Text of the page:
3. Numbers rear their ugly head again! Like with The Jean Skirt, the size that matched my measurements sounded way too large for me. I cut a size 14 on top and at the waist transitioned to a size 16! Wow! Just numbers, right? Last week I bought a pair of size 8 jeans at Ann Taylor. Oh pattern companys, why can’t you flatter us like Ann?

4. I’m not always the expert I think I am. I pride myself in taking the time adjust the pattern pieces to my measurements before I cut the fabric and also fit as I sew. I took 3/4″ off the length of the sleeve pattern and thought that would be fine. Well maybe the fabric stretched with the weight of the cuff, or I have really short arms – but the sleeves came out about 2″ too long. They bunched at the wrist and I knew I would not wear the dress like that. So I decided the best solution was say good-bye to an hour or so of hard work and simply cut them off!
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5. Shh! Big secret. I’m wearing a slip and shape wear in these photos. You got to hide the bumps and bulges when wearing a slinky knit!

Overall, I am very happy with my Carol Dress, and I am pleasantly surprised at it’s flattering fit.

Thanks for taking the time to read this post. I welcome your comments and questions.

The Jean Skirt

I am filled with excitement as I write my first post on my new blog, “Sewing Myself Stylish.” For my first of 24 projects, I stitched up a simple skirt.

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I was tired of pulling on one of the same four pairs of jeans every day, so I wanted to make a skirt that was as easy and comfortable as a pair of jeans. The pattern I used is Simplicity 1616 which I bought at JoAnn’s sometime last year for $1.00 in their 5-Patterns-for-$5.00 sale. I like to think of myself as a modern sewist. Modern sewists use indie patterns that have names instead of numbers. So I’m going to rename this pattern “The Jean Skirt” because it as easy to wear as your favorite pair of jeans!

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I choose this knit fabric because I liked the graphic floral pattern, and I liked that it was navy blue and white which really acts as a neutral and can be worned with just about any color of t-shirt.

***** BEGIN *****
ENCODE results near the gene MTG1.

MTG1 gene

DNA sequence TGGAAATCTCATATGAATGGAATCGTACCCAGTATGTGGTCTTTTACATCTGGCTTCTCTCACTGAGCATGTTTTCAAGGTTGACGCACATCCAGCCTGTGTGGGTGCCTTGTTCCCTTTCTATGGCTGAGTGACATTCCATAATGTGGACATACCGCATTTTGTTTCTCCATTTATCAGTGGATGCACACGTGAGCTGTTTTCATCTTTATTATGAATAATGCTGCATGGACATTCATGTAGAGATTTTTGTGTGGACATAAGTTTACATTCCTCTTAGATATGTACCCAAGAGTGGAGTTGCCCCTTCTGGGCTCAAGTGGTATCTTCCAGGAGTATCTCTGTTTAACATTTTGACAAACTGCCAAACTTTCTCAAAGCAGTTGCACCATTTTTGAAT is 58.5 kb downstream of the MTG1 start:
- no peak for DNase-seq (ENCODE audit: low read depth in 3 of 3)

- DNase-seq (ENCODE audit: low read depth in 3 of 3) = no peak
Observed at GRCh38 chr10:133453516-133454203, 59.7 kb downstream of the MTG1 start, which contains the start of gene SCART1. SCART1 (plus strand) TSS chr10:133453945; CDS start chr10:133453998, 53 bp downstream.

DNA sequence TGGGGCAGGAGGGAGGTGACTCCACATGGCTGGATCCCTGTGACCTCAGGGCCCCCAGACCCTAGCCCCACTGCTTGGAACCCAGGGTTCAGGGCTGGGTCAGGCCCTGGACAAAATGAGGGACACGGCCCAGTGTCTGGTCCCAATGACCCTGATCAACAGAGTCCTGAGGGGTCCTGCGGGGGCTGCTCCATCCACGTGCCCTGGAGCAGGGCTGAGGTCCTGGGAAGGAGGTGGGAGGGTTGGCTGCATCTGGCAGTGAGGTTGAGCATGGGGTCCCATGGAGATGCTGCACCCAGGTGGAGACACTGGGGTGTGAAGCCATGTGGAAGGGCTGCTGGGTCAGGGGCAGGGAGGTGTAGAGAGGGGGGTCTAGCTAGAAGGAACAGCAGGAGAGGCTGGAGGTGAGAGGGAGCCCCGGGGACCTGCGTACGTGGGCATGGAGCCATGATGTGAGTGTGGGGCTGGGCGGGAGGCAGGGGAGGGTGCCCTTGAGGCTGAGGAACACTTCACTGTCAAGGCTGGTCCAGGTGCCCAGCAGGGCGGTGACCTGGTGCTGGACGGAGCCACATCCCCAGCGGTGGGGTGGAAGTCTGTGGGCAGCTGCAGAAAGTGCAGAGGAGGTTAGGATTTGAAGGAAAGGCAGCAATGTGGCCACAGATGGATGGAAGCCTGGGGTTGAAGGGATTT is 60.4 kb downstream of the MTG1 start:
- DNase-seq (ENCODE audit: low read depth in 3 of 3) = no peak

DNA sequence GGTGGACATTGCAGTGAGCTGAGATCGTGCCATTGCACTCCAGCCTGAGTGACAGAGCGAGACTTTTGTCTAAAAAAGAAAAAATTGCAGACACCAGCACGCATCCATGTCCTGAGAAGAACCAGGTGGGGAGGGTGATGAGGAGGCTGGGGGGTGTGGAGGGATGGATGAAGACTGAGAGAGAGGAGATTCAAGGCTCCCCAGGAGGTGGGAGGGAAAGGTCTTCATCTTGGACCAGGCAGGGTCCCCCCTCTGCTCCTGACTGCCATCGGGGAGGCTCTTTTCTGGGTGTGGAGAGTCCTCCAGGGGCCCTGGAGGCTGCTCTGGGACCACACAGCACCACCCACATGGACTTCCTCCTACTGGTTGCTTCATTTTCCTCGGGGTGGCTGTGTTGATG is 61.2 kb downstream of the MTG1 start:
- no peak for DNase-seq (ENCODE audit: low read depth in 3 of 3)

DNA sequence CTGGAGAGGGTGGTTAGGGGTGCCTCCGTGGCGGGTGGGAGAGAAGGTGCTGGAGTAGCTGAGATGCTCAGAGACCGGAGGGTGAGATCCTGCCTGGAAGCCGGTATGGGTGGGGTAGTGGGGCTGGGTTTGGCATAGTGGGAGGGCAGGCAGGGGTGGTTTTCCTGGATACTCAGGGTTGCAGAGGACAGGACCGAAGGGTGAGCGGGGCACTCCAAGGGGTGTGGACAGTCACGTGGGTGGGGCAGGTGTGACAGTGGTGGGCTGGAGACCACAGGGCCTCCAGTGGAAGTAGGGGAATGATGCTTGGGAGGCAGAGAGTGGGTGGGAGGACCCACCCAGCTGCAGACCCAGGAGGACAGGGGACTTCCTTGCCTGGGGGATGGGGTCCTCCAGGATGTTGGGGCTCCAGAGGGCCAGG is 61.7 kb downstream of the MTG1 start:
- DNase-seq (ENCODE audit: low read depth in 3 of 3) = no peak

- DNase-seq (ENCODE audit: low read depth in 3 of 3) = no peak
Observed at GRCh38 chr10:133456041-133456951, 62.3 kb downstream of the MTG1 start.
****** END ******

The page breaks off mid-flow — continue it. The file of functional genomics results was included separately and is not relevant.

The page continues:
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What I like about this pattern is that it’s not form-fitting, nor is it too full. It also has a 6 inch yolk/panel that eliminates fullness around the belly and allows t-shirts to lay flat. Don’t we all want that!

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There is an elastic casing at the waist.

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I did a blind machine hem. (Contact me if you want more details on that.)

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Here’s a peek at the inside. I overlocked all edges.

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LET’S BE HONEST:

1. I have a lot of experience sewing with knits, so I have probably made this look easier than it might really be for someone who isn’t familiar with knit techniques. I am happy to share my techniques or answer your questions anytime. Just ask!

2. I am not revealing my online fabric source for this project. While I was happy with the result of my project, I was actually disappointed in the fabric. It is much thinner than I expected and it is printed off-grain. Since the flowers are a grid design, I spent a lot of time manipulating the fabric to keep the rows of flowers lined up way that was minimally acceptable to me. I still like this online fabric company and I’m not writing this blog to give negative reviews, so I will just leave them un-named.

3. IT’S JUST A NUMBER! If you’ve read my About Page, you will know that I haven’t sewn for myself in a long time. When I use to sew a lot for myself back in the day, I was 15 to 20 pounds less, and in turn my measurements were less too. I use to make size 12 skirt patterns, and that sounded huge back then, especially when I wore a 6 or 8 in readymades. Well, now, if I directly translate my current waist and hips measurements on the pattern envelope to a size, I’m between an 16 and an 18! Gulp! In readymades, I wear an 8 or 10. I can see that these number discrepancies might set a beginning sewer up for a fitting disaster if she just cuts the “size” that she thinks she is, rather than actually measuring the actual pattern pieces against her actual measurements.

4. I made three adjustments to the pattern. First: The “yolk” was 7″ inches long and I shorten it to 6″. I felt it would match the length of my t-shirts better. ┬áSecond: I eliminated a slit on the side. Since the fabric was thin, I knew I would have to wear a slip. Yes, a slip. Remember those? I knew that a slip would show if it had a slit. Third: The instructions said to “float” the elastic in the yolk. This sounded strange to me, so I stitched a casing at the top just wide enough for the elastic.

Thank you for taking the time to read about my first “Sewing Myself Stylish” project. I can’t wait to get started on the next one! I welcome your feedback.